In 2008, the young designer Brian Chesky pitched seven VCs on a social room-sharing app called Airbnb. For $150,000, they could own 10% of this company. But instead of enthusiasm, he got a small pile of rejections.
Eight years later, Airbnb is valued at $25 billion.
These VCs clearly didn’t see the real vision of what Airbnb could be–not a room-sharing service–but an impeccably articulated, socially grounded network that would satisfy millennial wanderlust in a way that hotels and timeshares wouldn’t. Which is exactly why the Designer Fund, a San Francisco early stage investment firm and educational resource for designers, has released a list of 40 venture capital firms that have a proven track record of working with designer-founders.
“It’s a common thing we’ve experienced so often,” says Enrique Allen, general partner and co-founder of Designer Fund. “Designers in our community say, ‘Okay, we’re thinking about starting fundraising,’ or, ‘We are in the fundraising process.’ ‘Who should we talk to?’”
The list is essentially a shorthand cheat sheet to the complicated politics of raising money in the Valley, and it includes a lot of firms that you might expect if you’ve been following the industry, like Khosla Ventures, Kleiner Perkins, and Google Ventures–all of whom have actually snatched up designers to vet their investments. (Of course, Designer Fund itself is on the list, too.) Just as handily, it also includes the actual person you might want to contact at each firm, complete with the relevant startups he or she has worked on in the past. Plus, the list specifies what level of investment these companies are interested in, ranging from the small bucks of pre-seed rounds to the multi-million dollar sums of series C.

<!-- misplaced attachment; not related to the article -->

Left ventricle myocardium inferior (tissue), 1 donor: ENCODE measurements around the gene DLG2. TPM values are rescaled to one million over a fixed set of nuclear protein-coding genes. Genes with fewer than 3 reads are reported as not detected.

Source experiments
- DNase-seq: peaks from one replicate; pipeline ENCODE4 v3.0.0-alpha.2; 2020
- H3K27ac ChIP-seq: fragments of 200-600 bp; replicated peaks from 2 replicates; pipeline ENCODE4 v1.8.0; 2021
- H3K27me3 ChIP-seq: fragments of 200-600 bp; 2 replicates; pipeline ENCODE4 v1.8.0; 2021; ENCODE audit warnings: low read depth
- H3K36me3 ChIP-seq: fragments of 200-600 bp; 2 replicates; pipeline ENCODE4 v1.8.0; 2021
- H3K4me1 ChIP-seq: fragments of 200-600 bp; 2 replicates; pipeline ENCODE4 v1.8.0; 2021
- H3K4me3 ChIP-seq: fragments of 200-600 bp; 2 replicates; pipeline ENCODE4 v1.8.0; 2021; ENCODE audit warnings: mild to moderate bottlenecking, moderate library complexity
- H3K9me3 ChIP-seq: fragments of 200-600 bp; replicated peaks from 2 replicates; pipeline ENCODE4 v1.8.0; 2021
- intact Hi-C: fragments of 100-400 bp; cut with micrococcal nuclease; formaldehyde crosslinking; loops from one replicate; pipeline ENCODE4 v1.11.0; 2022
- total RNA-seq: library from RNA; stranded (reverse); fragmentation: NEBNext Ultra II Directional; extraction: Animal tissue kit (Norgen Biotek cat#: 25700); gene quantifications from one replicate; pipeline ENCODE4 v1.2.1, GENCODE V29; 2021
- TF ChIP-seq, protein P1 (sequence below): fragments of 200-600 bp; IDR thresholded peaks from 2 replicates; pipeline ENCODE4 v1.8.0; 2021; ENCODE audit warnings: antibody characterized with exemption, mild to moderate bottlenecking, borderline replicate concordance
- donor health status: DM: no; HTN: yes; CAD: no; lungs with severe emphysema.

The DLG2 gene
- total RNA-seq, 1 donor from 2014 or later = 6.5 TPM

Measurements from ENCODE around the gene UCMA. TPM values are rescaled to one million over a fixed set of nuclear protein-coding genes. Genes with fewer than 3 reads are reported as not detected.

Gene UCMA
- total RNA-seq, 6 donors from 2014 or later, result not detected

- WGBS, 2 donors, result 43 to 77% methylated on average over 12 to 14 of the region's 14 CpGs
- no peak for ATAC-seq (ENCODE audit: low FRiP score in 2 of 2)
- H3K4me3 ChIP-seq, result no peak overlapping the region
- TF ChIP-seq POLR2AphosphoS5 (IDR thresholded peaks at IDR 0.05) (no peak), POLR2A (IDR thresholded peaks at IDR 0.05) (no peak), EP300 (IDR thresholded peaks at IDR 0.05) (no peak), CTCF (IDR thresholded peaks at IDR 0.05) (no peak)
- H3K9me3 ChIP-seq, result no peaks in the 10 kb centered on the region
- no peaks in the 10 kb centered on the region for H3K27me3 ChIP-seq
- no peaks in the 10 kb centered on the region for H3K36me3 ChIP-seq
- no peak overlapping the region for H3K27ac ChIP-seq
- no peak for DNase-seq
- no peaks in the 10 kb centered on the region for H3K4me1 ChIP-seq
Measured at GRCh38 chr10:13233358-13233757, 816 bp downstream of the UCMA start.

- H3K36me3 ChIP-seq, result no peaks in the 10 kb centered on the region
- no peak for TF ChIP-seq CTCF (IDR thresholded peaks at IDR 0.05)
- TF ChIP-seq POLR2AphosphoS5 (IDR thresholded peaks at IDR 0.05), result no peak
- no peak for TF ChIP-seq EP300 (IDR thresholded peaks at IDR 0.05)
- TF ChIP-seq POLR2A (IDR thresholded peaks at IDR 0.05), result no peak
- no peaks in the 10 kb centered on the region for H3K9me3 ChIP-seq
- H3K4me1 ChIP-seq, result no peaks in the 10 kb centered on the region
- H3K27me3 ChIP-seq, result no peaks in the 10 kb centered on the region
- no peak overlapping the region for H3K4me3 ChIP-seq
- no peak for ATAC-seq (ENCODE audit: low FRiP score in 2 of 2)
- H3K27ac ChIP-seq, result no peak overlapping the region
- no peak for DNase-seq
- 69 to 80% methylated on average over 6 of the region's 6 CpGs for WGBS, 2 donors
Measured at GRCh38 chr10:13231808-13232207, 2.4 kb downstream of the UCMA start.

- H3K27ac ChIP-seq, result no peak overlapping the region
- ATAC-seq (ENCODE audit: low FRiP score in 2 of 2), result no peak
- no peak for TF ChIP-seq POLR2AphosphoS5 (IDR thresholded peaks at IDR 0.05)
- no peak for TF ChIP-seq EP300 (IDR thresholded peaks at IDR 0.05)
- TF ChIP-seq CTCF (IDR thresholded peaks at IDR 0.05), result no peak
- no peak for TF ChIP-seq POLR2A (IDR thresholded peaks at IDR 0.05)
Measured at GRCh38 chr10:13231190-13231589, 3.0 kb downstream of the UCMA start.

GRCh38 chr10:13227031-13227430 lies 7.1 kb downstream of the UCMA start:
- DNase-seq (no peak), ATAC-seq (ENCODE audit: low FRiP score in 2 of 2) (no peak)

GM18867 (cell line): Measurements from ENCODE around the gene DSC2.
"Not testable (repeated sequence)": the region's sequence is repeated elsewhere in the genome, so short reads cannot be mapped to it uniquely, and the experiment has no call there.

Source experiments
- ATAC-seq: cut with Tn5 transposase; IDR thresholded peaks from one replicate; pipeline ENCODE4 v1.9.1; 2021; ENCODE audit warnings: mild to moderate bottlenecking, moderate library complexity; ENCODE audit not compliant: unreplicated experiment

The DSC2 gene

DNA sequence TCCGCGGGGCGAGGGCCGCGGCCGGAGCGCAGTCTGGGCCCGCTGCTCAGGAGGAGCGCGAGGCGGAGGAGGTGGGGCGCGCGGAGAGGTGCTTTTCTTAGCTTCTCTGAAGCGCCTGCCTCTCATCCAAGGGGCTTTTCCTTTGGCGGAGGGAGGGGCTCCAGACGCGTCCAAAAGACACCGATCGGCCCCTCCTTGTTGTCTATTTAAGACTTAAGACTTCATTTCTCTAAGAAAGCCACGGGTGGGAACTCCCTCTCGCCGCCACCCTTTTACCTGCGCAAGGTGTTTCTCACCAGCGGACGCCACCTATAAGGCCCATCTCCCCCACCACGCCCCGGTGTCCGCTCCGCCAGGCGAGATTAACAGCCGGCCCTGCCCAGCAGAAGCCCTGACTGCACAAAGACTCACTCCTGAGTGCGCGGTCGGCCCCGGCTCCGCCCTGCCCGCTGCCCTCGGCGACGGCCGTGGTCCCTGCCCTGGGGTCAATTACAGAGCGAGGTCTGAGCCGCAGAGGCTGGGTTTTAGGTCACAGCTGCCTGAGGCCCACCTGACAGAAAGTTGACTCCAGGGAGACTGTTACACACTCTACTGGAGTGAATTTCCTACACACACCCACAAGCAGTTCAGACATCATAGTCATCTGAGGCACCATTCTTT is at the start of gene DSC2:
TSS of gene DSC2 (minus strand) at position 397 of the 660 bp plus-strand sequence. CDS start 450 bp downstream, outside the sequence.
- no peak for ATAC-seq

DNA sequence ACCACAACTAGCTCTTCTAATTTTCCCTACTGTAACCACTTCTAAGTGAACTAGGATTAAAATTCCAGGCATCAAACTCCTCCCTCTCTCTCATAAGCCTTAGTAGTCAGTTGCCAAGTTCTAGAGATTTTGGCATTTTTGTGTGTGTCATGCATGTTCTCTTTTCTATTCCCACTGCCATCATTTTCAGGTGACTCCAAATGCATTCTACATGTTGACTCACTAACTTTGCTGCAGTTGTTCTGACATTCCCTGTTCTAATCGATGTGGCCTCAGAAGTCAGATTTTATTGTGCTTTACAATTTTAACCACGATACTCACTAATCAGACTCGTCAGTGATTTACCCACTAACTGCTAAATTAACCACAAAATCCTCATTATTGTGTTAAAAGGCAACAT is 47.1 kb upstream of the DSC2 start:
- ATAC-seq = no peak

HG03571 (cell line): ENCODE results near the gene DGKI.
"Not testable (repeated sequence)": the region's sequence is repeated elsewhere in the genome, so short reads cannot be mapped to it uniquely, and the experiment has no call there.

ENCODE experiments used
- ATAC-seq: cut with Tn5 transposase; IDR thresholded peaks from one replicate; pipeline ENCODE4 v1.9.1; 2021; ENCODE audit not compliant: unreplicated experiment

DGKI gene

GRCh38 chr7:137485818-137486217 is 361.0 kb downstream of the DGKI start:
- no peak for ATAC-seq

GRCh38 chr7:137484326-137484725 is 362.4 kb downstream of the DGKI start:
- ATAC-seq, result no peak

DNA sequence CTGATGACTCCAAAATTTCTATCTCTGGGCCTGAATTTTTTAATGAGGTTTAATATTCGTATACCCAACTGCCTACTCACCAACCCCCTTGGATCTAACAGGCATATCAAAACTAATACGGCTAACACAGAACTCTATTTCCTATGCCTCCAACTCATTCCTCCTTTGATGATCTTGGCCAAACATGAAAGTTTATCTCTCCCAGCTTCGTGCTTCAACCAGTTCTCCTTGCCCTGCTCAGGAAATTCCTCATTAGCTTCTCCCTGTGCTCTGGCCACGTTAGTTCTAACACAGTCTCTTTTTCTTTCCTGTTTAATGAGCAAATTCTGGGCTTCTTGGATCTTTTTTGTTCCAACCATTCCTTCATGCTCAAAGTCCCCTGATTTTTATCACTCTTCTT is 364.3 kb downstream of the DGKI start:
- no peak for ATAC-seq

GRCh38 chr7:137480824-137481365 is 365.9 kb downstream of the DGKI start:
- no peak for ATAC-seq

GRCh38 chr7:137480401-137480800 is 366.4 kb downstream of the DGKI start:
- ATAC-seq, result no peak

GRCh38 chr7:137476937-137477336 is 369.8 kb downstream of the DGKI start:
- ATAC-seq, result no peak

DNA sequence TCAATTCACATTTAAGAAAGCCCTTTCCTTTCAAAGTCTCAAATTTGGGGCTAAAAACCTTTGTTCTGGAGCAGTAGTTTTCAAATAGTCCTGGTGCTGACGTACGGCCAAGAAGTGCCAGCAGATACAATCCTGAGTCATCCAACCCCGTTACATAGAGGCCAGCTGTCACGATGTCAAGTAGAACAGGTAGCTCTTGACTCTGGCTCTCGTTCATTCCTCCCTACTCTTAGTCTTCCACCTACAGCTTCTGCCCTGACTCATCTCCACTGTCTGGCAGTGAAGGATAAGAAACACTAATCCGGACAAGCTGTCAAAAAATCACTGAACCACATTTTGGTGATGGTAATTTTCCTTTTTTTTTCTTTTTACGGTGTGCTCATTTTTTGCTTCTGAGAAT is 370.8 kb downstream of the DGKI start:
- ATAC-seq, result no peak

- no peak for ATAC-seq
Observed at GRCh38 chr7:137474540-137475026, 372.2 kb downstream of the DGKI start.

But you won’t find any phone numbers. “We’re being cognizant in not listing their contact info,” says Ben Blumenfeld, general partner and co-founder of Designer Fund. “It’s not like, hey, pitch these people by the truckload. It’s a list of recommendations.”
The VCs approved of their inclusion on the list because they value the larger cause. Designer Fund is launching a new program, called the Designer Founder Guild, that’s essentially a network of 20 or so designer-founders, at companies ranging from fledging startups to unicorns like Pinterest and Airbnb. The guild can meet over meals or at retreats and share experiences and best practices in confidence.
For now, the Guild is invite-only, though one day, it may host more public-facing conferences. In the meantime, Designer Fund still wants to share the collective knowledge of the guild–what they’ve learned by polling its members and other experts in the world of startups–with the design community at large.
The first example of that knowledge-sharing is the list of 40 VCs above. Into the future, Blumenfeld ticks off all sorts of other resources that could get published, including everything from the preferred software/tools a startup should adopt to get off the ground, to human services, like legal counsel.
As for what Designer Fund gets out of the effort, there’s no direct revenue generated by the Guild or these educational resources, but providing such information furthers the fund’s broader mission–to get better designed products and services in the world.
“We tell people, as VCs we have to say no a lot. But for us, we don’t want to say no a lot. Having these other programs means we can say yes,” Blumenfeld says. “No on investing, but yes on access to other great events, people, and knowledge.”
All Photos: Colin Price